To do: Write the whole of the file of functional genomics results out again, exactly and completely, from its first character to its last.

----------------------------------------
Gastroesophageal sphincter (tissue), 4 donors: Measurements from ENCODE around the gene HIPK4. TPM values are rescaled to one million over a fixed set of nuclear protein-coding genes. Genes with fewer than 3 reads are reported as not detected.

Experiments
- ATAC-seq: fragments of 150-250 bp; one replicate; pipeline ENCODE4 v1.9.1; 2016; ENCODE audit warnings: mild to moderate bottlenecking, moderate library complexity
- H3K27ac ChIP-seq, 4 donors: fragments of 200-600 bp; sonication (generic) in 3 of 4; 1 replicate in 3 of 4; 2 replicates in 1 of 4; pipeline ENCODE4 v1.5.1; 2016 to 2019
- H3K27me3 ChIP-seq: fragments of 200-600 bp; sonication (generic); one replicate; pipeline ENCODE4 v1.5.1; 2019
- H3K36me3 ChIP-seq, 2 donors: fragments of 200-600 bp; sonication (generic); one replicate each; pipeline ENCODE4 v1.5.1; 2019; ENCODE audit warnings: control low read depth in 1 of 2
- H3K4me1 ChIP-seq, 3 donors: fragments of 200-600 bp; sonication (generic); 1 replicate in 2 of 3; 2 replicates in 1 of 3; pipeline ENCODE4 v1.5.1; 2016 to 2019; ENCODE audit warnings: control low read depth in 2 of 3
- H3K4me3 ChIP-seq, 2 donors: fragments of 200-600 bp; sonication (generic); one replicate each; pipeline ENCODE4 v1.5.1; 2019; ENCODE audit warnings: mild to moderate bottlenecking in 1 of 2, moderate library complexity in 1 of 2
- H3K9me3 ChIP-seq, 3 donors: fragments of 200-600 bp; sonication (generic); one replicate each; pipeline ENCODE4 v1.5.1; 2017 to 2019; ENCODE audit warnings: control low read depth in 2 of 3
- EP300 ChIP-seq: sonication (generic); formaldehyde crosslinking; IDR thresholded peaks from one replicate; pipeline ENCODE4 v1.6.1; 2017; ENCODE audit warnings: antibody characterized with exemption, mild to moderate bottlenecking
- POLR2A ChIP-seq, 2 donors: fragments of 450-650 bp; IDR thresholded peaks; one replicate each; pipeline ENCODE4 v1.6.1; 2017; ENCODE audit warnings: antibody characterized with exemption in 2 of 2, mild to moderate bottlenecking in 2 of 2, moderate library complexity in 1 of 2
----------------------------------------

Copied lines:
Gastroesophageal sphincter (tissue), 4 donors: Measurements from ENCODE around the gene HIPK4. TPM values are rescaled to one million over a fixed set of nuclear protein-coding genes. Genes with fewer than 3 reads are reported as not detected.

Experiments
- ATAC-seq: fragments of 150-250 bp; one replicate; pipeline ENCODE4 v1.9.1; 2016; ENCODE audit warnings: mild to moderate bottlenecking, moderate library complexity
- H3K27ac ChIP-seq, 4 donors: fragments of 200-600 bp; sonication (generic) in 3 of 4; 1 replicate in 3 of 4; 2 replicates in 1 of 4; pipeline ENCODE4 v1.5.1; 2016 to 2019
- H3K27me3 ChIP-seq: fragments of 200-600 bp; sonication (generic); one replicate; pipeline ENCODE4 v1.5.1; 2019
- H3K36me3 ChIP-seq, 2 donors: fragments of 200-600 bp; sonication (generic); one replicate each; pipeline ENCODE4 v1.5.1; 2019; ENCODE audit warnings: control low read depth in 1 of 2
- H3K4me1 ChIP-seq, 3 donors: fragments of 200-600 bp; sonication (generic); 1 replicate in 2 of 3; 2 replicates in 1 of 3; pipeline ENCODE4 v1.5.1; 2016 to 2019; ENCODE audit warnings: control low read depth in 2 of 3
- H3K4me3 ChIP-seq, 2 donors: fragments of 200-600 bp; sonication (generic); one replicate each; pipeline ENCODE4 v1.5.1; 2019; ENCODE audit warnings: mild to moderate bottlenecking in 1 of 2, moderate library complexity in 1 of 2
- H3K9me3 ChIP-seq, 3 donors: fragments of 200-600 bp; sonication (generic); one replicate each; pipeline ENCODE4 v1.5.1; 2017 to 2019; ENCODE audit warnings: control low read depth in 2 of 3
- EP300 ChIP-seq: sonication (generic); formaldehyde crosslinking; IDR thresholded peaks from one replicate; pipeline ENCODE4 v1.6.1; 2017; ENCODE audit warnings: antibody characterized with exemption, mild to moderate bottlenecking
- POLR2A ChIP-seq, 2 donors: fragments of 450-650 bp; IDR thresholded peaks; one replicate each; pipeline ENCODE4 v1.6.1; 2017; ENCODE audit warnings: antibody characterized with exemption in 2 of 2, mild to moderate bottlenecking in 2 of 2, moderate library complexity in 1 of 2